Indian vs Pakistani cuisine

In the US, if you see beef on the menu of an “Indian” restaurant, it’s most likely Pakistani or Bangladeshi.

Indian potatoes sautéed with red hot peppers. (photo credit: YAKIR LEVY)
Indian potatoes sautéed with red hot peppers.
(photo credit: YAKIR LEVY)
We recently attended a lively seminar at the Los Angeles Central Library on the differences and similarities between Indian and Pakistani cuisines, given by two cookbook authors who were born in these countries.
When asked to detail the biggest misconception about Indian and Pakistani cuisine, Prem Souri Kishore, who is from Bangalore in South India, said, “People think every Indian dish is a curry, and is hot and spicy.” Farhana Sahibzada of Lahore, Pakistan, commented that another common erroneous belief is that the cuisine is complicated.
Indians and Pakistanis agree on the importance of spices. “An Indian family prides itself on storing at least 15 to 20 fresh spices and spice blends,” wrote Kishore in India: A Culinary Journey.
“... Every Indian home around the world has one precious spice box in the kitchen... There are hundreds of combinations with varying ingredients. Proportions and balance are the secret...No spice should dominate, but a calculated and artful blending of different seasonings will create the indefinable, delicate nuances that characterize Indian cooking... Subtle or potent, the masala – a mixture of ground or whole spices – is the essence of Indian cuisine.”
Yet for many dishes, said Sahibzada, author of Flavorful Shortcuts to Indian/Pakistani Cooking, “you can get by with five basic ground seasonings: cumin, turmeric, coriander, cayenne pepper and salt.” For cooking rice and making stocks, it’s good to also have three spices in their whole form: black pepper, cinnamon and cloves. The important fresh flavorings are ginger, garlic and onion.
However, she said, you don’t need all these flavorings for every dish; “if you have ginger, garlic, onions, tomatoes, salt and cayenne, you will have a good dish.” Only cayenne makes the food hot, and you may add as much as you want.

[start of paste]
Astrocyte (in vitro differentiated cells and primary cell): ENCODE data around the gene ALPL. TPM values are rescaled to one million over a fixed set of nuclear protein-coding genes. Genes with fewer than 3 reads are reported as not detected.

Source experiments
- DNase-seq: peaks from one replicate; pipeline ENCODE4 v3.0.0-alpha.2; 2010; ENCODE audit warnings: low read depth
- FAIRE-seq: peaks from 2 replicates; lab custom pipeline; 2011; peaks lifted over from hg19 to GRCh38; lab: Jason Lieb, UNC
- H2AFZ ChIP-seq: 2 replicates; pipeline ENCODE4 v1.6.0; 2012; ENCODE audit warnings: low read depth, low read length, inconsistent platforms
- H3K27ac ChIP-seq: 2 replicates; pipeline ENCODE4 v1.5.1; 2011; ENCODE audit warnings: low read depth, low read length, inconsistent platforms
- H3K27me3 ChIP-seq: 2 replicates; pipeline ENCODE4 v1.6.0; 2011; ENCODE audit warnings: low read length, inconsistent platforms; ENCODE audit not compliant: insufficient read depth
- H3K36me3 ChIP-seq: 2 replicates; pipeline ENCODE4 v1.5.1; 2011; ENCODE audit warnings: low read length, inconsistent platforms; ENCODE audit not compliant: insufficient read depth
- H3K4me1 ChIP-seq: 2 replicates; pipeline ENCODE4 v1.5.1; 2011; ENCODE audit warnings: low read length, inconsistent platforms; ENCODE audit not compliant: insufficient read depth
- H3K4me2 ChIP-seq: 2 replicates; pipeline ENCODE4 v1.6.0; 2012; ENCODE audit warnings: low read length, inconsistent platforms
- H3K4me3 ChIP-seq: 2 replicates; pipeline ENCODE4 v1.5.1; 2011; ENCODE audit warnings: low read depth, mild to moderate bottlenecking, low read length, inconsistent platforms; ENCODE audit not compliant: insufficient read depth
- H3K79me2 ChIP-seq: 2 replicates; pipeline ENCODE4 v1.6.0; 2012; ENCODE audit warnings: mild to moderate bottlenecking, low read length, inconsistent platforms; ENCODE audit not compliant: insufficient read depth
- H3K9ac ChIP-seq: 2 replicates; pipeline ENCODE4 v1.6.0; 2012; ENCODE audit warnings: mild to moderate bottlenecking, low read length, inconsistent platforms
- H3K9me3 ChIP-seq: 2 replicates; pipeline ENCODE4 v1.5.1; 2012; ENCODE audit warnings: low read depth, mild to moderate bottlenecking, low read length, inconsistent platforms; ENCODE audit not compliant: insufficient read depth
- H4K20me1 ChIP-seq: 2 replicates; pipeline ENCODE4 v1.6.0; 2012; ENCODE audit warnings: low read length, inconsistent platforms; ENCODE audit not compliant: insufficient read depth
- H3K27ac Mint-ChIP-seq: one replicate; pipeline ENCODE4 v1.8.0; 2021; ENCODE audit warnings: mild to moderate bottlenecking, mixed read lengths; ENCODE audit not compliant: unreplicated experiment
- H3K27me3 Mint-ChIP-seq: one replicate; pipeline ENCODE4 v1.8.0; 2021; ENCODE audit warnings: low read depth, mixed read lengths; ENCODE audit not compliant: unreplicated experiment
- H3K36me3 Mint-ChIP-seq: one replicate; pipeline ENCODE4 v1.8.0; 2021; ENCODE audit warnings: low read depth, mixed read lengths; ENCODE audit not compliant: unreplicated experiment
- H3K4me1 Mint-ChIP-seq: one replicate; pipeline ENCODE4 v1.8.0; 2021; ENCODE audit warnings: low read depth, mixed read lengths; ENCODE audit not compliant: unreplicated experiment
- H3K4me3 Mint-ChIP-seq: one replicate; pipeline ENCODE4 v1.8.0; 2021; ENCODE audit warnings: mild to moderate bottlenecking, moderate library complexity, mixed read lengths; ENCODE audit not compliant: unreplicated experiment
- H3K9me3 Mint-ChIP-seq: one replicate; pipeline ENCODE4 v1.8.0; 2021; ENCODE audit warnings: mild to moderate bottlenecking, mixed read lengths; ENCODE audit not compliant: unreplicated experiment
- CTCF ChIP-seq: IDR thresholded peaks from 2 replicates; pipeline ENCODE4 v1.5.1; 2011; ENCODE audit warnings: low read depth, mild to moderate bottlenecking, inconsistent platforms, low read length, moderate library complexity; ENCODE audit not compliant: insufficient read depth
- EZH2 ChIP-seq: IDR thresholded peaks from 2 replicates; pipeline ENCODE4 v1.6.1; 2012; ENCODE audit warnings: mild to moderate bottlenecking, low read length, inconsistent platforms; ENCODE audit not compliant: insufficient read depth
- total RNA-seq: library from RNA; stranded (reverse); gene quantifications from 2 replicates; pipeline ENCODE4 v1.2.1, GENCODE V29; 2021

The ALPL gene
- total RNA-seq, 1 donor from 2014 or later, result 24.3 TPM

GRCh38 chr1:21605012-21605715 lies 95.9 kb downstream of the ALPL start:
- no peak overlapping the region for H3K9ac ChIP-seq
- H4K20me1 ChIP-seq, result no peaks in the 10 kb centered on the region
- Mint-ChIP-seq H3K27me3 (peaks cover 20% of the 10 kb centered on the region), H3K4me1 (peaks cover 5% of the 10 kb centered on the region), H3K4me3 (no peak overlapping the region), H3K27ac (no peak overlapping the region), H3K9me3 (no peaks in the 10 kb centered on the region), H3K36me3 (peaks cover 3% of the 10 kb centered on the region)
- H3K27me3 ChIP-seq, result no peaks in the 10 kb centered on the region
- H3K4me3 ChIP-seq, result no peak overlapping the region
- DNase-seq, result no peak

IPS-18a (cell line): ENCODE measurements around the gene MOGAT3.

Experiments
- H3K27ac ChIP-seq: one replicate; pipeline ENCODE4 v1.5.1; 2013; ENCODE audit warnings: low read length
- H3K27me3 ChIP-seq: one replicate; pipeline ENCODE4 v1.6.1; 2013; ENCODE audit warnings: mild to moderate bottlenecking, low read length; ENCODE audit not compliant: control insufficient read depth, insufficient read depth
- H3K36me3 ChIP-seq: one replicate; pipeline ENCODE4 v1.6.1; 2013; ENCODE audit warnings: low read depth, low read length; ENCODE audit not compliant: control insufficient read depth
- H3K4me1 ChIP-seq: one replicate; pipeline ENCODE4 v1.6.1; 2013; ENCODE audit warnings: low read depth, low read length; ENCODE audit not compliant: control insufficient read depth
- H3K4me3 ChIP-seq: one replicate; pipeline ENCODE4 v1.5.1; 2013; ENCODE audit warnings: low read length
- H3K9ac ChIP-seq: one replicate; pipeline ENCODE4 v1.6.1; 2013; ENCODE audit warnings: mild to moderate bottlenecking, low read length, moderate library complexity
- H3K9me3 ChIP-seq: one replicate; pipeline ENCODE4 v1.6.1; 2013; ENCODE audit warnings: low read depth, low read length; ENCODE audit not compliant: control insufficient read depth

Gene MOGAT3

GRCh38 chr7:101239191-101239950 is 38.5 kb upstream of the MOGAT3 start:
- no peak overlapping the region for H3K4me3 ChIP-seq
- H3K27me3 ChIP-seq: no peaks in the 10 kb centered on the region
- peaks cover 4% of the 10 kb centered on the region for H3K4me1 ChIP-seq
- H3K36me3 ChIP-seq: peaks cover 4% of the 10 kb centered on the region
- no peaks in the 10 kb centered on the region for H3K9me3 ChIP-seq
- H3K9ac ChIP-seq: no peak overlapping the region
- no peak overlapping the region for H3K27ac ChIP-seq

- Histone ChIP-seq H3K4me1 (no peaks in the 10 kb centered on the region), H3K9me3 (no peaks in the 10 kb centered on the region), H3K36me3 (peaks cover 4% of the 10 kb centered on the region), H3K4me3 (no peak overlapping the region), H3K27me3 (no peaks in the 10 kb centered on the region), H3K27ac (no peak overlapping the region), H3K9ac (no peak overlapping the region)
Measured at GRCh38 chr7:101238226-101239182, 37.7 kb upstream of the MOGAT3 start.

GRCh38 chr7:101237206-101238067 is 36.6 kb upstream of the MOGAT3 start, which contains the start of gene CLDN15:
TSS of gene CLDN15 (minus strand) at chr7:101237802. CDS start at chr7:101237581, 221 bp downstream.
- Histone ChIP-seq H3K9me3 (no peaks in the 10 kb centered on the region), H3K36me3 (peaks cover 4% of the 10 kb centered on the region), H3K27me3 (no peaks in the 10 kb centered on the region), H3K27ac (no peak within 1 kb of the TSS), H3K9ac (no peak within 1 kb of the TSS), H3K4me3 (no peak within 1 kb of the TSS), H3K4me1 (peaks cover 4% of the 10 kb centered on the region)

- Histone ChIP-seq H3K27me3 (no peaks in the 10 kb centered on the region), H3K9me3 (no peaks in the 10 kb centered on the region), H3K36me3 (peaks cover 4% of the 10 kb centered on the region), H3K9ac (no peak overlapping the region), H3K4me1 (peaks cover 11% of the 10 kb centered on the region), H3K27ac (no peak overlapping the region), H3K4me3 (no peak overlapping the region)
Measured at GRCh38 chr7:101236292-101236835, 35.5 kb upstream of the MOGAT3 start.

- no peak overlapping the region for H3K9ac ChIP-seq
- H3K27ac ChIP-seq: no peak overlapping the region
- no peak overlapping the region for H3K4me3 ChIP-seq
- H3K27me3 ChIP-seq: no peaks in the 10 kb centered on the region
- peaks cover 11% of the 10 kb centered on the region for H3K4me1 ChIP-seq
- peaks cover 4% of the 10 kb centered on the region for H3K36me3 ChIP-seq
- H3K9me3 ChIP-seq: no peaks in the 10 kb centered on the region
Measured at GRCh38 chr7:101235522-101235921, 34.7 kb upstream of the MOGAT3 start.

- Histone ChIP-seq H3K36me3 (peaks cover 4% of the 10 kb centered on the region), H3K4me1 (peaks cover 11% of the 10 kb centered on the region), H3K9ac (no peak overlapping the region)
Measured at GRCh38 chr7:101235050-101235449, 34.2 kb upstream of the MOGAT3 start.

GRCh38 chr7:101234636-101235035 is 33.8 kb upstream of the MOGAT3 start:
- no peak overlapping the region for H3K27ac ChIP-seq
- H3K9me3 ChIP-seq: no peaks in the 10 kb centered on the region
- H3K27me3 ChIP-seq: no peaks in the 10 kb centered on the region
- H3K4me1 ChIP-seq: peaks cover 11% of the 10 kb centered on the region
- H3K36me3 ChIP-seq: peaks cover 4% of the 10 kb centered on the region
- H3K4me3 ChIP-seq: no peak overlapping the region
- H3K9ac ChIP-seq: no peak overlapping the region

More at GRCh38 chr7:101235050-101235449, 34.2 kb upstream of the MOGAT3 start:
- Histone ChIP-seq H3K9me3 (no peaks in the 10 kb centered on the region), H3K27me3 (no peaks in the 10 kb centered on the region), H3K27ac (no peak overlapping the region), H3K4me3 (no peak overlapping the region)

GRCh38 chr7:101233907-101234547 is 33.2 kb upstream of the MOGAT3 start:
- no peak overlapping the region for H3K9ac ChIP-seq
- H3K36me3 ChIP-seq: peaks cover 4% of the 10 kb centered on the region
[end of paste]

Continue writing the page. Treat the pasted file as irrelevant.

Spices act as a preserving agent, noted Sahibzada, and thus make many Indian and Pakistani dishes satisfying options for make-ahead meals.
Another advantage, wrote Dr. Afzal Sahibzada, Farhana’s husband, in the introduction to her book, is that the spices and other flavorings which are popular in the cuisine of the Indian subcontinent – cayenne pepper, turmeric, cinnamon, onion, garlic and ginger – have significant health benefits.
In response to the question about the differences between Indian and Pakistani cuisines, Kishore said that India actually has 29 states, and they are like different countries, with different languages, customs, religions and foodstuffs.
Her grandmother could tell from tasting a dish not only what region the cook was from, but how wealthy he or she was and what caste he or she belonged to.
“Each region is passionate about the best way to make a signature dish,” wrote Kishore. “Food from one region is strikingly different in taste...from that of other regions... Until railways were built..., there was little contact between the states, and food was integral to the identity of a particular state.”
Sahibzada wrote that until 1947, Pakistan and India were one country, “so in addition to sharing a similar history, the two countries shared the same culture, traditions and of course, food.”
Some regional differences are due to geography and climate, she said. For example, Kashmir is cooler than other regions, and therefore has richer curries and nut sauces.
Today, regional differences are less important, said Sahibzada, although people do travel to other areas to enjoy local specialties. She fondly remembers her family trips to Peshawar in northern Pakistan, and the round chapli kabobs she savored there.
Naturally, religion is the reason behind major dietary differences in the subcontinent. Unlike Pakistan, where the majority of the population is Muslim, in India most people are Hindus, said Kishore, and therefore do not eat beef. However, beef is not that popular in Pakistan, commented Sahibzada. Mutton, goat and chicken are preferred, especially for serving to guests, as beef is considered cheap meat.
In the US, if you see beef on the menu of an “Indian” restaurant, it’s most likely Pakistani or Bangladeshi.
“Indians seem to be in a perpetual state of celebration,” wrote Kishore, “with music, dancing, rituals and food traditions forming an integral part of festivals.” The most important festival in India, Diwali, which began on October 23, is celebrated for up to five days with all kinds of sweets.